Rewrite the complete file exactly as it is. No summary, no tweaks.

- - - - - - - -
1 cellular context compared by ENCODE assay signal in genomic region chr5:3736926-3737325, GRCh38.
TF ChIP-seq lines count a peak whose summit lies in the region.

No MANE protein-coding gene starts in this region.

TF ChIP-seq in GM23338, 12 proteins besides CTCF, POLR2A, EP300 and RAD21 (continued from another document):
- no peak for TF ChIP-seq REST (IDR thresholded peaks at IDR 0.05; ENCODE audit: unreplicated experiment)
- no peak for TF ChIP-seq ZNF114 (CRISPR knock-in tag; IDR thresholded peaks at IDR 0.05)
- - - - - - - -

1 cellular context compared by ENCODE assay signal in genomic region chr5:3736926-3737325, GRCh38.
TF ChIP-seq lines count a peak whose summit lies in the region.

No MANE protein-coding gene starts in this region.

TF ChIP-seq in GM23338, 12 proteins besides CTCF, POLR2A, EP300 and RAD21 (continued from another document):
- no peak for TF ChIP-seq REST (IDR thresholded peaks at IDR 0.05; ENCODE audit: unreplicated experiment)
- no peak for TF ChIP-seq ZNF114 (CRISPR knock-in tag; IDR thresholded peaks at IDR 0.05)